We started in Inverness on a Monday morning in July. We headed west. Our first stop was Beauly.
Beauly is only 20 minutes outside of Inverness. A nice stop to visit Beauly Priory.
Beauly Priory is one of three priories founded in Scotland in about 1230 for monks of the Valliscaulian order. The Valliscaulians came from Val-des-Choux (‘Valley of the Cabbages’) near Dijon in France, and adhered to strict ideals of poverty, chastity and obedience.
Beauly, meaning ‘beautiful place’, must have seemed to the monks a wonderful location in which to devote themselves to worship. Only the abbey church still stands today, housing some fine funerary monuments. (Source – Historic Scotland).
After a walk along the high street it was time to get back into the car. We didn’t drive very far. Our next stop was Glen Ord Distillery.
On our travels we have visited many distilleries but each time each distillery is slightly different and Glen Ord was no exception. Unlike many distilleries Glen Ord has a maltings onsite.
Tour done and bottle of whisky bought – only place in the UK this can be purchased as the whisky is made for the Far East market – it was back in the car.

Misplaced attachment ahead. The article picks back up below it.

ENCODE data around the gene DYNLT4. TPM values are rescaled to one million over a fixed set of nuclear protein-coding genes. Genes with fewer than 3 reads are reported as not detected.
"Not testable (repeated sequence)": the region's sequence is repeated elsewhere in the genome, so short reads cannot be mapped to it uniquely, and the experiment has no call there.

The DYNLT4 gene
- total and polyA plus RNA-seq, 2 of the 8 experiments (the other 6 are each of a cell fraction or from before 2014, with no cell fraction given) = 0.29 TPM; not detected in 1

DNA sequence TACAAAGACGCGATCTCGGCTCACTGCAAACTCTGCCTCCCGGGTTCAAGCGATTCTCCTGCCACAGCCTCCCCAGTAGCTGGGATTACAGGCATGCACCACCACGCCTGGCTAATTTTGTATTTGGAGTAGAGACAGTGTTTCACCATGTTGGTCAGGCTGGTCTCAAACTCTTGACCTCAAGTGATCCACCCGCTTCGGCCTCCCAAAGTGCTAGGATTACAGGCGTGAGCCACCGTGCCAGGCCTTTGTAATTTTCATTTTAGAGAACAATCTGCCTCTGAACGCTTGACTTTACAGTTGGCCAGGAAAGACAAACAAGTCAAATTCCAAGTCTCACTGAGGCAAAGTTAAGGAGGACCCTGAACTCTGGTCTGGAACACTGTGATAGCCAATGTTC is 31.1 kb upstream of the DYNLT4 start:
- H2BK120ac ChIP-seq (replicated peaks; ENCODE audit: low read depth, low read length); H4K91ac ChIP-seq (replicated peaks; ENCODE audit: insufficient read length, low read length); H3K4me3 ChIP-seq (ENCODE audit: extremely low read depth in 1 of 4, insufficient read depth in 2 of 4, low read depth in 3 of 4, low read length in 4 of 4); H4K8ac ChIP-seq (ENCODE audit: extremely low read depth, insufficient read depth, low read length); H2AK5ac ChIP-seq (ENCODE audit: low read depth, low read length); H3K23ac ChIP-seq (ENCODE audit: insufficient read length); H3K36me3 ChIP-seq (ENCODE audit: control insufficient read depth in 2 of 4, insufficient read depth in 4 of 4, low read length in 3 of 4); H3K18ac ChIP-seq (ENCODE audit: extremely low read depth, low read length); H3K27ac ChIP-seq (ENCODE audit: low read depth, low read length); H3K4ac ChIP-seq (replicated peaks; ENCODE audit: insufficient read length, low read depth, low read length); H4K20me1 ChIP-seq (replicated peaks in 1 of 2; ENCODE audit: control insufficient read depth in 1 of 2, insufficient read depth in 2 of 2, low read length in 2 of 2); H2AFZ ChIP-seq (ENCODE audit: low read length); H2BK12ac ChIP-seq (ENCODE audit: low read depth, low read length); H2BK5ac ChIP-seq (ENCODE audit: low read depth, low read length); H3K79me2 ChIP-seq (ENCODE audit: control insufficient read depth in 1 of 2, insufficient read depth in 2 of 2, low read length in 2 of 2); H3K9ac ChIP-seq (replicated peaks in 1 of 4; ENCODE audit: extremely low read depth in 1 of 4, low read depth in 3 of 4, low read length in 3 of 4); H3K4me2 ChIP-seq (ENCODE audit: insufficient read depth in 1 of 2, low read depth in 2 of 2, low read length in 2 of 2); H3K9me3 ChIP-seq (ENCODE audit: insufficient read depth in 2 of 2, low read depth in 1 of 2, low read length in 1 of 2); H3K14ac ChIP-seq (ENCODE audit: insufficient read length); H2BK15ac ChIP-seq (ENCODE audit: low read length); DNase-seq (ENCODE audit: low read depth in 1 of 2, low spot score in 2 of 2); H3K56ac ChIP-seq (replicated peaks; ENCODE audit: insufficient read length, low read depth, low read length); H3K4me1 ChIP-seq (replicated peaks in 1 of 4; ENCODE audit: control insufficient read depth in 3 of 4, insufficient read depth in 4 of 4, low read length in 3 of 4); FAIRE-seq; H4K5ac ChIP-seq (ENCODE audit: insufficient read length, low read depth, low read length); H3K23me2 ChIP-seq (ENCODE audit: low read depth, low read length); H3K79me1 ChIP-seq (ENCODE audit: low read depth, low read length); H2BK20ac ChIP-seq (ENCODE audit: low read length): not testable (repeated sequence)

As we hadn’t gotten very far it was time to put the miles on the clock. It was a lovely drive and our next stop was Lochcarron for lunch. We parked the car and went in search for somewhere for lunch. We had lunch at The Waterside Café – worth a stop to check out their haggis toastie.
Back in the car but it wasn’t long before we stopped to visit the Kishorn Selfie Box.
It was Terry’s turn to drive as this was going to be a difficult road up Bealach na Ba. This is a historic pass through the mountains of the Applecross peninsula, in Wester Ross in the Scottish Highlands.
The road is one of few in the Scottish Highlands that is engineered similarly to roads through the great mountain passes in the Alps, with very tight hairpin bends that switch back and forth up the hillside and gradients that approach 20%. It boasts the greatest ascent of any road climb in the UK, rising from sea level at Applecross to 626 metres and is the third highest road in Scotland.
The names is Scottish Gaelic for Pass of the Cattle, as it was historically used as a drovers road. Source – Wikipedia.
At the top we had a brief stop to admire the view and stretch our legs. Then it was a descent into Applecross, where we had another brief stop for a snack. When we stopped in Applecross both of us had our ears pop due to the quick descent.
Back in the car it was a short drive to Shieldeig to our over night accommodation at Tigh an Eilean.